US And Them, Hampstead Theatre, London

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We may find them a bore, but humourless people perform a valuable role in the world. They do the jobs that must be done, and that never would be done if left to the clever, the sceptical, and the detached. I do not know Jenny Topper, artistic director of the Hampstead Theatre, but it is clear, from the excruciating comedies she presents there, that she is one of these people.

Topper will soon be leaving this post, and leaving behind, as her monument, the immensely stylish new theatre that represents years of drudgery with planners and builders and lottery bureaucrats, But this elegant space, like its Portakabin predecessor, houses plays that are insufferably patronising, prissy and arch; plays that perch brightly, tightly smiling, far from human life.

One can't say that Tamsin Oglesby doesn't give fair warning. Her title - US and Them - is representative of the level of humour displayed in this play about two middle-aged couples - one English, with a daughter, the other American, with a son - who become friends, then part. The first scene is a preview of the penultimate one, in which Ed, the American husband, tells Charlotte and Martin that, while they are "great guys", the "association" has started to "impact badly" on him and his wife, and "I'm afraid we have come to the conclusion, albeit with regret, that we don't want to be your friends any more".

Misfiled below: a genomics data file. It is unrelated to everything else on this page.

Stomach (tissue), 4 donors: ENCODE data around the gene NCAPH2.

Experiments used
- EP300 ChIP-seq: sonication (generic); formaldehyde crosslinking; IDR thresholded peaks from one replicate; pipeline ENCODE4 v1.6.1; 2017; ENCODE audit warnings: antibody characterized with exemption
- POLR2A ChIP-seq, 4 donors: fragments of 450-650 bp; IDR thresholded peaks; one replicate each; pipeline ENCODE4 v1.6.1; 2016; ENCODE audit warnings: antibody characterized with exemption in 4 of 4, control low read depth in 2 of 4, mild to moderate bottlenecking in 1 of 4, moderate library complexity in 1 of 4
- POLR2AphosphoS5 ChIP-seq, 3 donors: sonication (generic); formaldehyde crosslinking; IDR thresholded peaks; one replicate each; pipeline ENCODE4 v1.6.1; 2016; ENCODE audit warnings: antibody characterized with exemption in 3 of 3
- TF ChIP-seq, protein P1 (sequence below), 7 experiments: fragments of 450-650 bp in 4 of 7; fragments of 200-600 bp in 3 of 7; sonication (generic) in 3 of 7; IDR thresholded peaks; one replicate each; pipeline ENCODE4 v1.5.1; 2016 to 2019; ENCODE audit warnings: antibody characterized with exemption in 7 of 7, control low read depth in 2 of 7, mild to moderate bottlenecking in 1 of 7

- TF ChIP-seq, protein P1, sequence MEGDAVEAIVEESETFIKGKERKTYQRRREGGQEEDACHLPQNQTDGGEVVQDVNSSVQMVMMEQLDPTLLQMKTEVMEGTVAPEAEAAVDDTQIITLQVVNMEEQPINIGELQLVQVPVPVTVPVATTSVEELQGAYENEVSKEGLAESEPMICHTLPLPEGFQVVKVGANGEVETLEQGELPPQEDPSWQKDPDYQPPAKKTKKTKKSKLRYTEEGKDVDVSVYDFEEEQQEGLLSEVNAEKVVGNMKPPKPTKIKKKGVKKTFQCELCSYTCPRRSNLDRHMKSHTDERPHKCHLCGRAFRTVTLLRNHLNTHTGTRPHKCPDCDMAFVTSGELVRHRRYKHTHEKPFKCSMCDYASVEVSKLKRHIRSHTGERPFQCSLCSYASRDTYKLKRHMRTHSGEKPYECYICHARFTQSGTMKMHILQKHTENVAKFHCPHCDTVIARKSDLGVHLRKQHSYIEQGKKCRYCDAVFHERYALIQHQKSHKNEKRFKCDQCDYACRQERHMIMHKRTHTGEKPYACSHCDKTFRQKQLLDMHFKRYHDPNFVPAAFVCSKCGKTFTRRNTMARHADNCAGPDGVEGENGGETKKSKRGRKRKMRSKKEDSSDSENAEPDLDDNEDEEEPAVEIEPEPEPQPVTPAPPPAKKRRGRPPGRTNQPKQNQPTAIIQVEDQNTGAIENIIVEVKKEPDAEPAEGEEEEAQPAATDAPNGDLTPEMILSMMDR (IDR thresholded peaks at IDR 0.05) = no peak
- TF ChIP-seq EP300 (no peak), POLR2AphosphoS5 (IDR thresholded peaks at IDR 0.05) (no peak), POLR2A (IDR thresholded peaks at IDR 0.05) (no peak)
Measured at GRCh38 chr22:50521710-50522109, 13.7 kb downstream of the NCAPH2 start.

The play then goes back to the beginning of the friendship, when Charlotte and Martin, newly arrived in New York, meet Ed and Lori in a highly-contrived restaurant encounter. Charlotte says that her coat has been damaged, and Ed steps in, insisting she be compensated. Then the flaky Charlotte realises that her coat is actually unharmed, but the two couples,deciding that the truth would be embarrassing after the fuss they have made, leave without saying anything. Thus begins a friendship whose keynotes are money (Martin and Charlotte are middle class, Ed and Lori rich) and misapprehension. Ed helps Martin in a business project that founders; Lori makes an assumption about Charlotte which the latter does not correct.

That is what the play portrays, but what, in God's name, is it about? With its precious dialogue and its single- attribute characters (Ed is pompous, Lori well-meaning, Charlotte dizzy and Martin nice), US and Them succeeds neither as a play of ideas nor as entertainment. It has the brittleness of high comedy without any of the wit. Jennie Darnell's direction is characterised only by would-be chic sterility. Harriet Walter is one of my favourites, but as Lori she re-uses the bizarre and irritating accent she adopted for The Royal Family, one that sounds like a small girl ineptly pretending to be Katharine Hepburn, and at times resorts to pleading for a laugh. Hugh Bonneville as Martin turns in a relaxing, beautifully-timed light comic performance, perhaps because his character is the least strictly defined, and Jonah Y Lotan, as the American boy, has a pleasing quality of repose.

When Siobhan Redmond, as the predictably-lefty Charlotte, throws friendship to the winds and starts shrieking about America's illiterate and murderous president, quite a few of the first-night patrons sharply drew in their breath at this daring, then broke out in murmurings of approval and a sprinkling of applause. With plays like this, the Hampstead Theatre may know its audience, but one hopes it will soon find a better quality of both.

To 28 June (020-7722-9301)

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